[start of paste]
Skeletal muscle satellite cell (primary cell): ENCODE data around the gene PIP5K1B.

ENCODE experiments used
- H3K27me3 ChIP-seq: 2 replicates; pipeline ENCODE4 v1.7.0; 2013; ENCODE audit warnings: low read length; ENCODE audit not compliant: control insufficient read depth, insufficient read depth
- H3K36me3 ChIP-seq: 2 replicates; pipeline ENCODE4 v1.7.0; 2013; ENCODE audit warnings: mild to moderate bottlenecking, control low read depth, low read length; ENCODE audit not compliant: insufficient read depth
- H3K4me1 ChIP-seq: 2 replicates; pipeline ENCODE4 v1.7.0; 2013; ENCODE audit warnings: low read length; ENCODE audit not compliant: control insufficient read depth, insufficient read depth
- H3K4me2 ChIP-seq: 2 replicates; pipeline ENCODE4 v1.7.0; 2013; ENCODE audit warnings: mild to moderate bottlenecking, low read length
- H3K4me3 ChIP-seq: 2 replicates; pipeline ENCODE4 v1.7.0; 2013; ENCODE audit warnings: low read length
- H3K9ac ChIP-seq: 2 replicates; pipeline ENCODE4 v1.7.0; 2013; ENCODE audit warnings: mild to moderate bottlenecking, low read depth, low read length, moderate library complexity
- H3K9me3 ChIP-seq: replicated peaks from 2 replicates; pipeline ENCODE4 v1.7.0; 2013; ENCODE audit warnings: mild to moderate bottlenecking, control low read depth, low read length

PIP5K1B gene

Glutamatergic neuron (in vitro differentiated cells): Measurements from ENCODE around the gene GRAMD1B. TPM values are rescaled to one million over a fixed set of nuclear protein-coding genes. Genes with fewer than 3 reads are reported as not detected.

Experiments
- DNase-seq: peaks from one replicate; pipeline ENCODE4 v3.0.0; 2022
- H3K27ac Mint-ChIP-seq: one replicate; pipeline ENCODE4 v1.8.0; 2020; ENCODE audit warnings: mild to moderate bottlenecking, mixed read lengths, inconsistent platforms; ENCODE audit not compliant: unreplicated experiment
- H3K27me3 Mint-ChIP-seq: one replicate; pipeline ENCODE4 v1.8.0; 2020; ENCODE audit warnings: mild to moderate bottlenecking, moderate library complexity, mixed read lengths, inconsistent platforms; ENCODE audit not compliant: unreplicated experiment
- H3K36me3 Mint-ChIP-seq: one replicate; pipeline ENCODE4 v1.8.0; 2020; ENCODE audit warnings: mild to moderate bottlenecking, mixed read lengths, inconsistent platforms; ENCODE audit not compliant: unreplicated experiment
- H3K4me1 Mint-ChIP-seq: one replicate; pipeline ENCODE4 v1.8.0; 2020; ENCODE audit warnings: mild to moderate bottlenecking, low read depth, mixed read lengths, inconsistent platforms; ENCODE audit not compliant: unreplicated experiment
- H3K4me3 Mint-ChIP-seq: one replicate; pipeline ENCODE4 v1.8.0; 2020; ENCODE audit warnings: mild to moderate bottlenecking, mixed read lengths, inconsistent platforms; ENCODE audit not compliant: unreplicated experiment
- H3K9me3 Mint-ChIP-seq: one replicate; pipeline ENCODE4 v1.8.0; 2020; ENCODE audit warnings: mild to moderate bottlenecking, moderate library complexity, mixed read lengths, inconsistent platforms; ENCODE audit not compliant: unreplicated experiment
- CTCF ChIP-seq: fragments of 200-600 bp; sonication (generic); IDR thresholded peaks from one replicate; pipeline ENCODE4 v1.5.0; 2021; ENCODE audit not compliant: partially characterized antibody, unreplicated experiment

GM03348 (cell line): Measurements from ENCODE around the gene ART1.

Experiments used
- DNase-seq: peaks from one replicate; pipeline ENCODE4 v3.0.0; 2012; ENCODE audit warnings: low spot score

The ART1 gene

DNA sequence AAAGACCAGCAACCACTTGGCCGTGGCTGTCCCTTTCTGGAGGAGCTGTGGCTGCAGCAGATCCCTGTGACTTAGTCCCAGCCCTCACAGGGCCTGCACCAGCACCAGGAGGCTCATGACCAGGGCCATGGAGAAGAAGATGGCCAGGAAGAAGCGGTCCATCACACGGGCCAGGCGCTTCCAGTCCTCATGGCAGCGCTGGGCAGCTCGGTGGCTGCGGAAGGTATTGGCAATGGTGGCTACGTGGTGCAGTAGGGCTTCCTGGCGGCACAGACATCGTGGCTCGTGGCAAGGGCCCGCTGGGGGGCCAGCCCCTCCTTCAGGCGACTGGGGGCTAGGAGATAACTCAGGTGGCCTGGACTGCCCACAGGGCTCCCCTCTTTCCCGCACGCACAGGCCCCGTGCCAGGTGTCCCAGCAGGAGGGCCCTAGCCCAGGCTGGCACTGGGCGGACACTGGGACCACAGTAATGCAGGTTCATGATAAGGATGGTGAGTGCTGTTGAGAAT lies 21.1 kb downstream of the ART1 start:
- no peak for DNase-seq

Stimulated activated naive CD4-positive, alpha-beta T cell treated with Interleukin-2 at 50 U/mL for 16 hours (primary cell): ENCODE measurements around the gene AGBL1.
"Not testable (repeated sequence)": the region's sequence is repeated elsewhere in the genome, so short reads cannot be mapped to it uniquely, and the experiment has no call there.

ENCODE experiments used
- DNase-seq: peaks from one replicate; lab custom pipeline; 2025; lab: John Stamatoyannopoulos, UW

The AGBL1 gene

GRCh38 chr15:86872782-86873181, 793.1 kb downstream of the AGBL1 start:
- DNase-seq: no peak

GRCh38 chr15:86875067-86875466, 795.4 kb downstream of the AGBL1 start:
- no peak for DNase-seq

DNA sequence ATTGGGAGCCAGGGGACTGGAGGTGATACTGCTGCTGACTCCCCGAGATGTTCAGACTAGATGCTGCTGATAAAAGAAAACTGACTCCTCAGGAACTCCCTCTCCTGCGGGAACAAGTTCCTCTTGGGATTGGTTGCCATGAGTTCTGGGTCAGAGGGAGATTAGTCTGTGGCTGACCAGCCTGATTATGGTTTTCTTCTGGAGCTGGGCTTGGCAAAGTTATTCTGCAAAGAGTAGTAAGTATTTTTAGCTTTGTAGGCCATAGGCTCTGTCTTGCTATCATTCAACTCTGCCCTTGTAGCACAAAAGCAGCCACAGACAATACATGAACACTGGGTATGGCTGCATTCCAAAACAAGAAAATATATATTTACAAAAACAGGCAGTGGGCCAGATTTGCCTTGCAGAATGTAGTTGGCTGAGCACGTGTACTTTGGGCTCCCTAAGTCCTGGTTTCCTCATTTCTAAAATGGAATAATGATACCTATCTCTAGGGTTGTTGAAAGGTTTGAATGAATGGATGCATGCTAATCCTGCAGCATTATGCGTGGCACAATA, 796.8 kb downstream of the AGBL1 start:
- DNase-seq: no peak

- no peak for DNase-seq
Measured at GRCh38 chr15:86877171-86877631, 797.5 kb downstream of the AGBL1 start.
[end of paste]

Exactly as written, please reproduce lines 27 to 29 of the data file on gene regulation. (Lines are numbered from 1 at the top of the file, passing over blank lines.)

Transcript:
Stimulated activated naive CD4-positive, alpha-beta T cell treated with Interleukin-2 at 50 U/mL for 16 hours (primary cell): ENCODE measurements around the gene AGBL1.
"Not testable (repeated sequence)": the region's sequence is repeated elsewhere in the genome, so short reads cannot be mapped to it uniquely, and the experiment has no call there.

ENCODE experiments used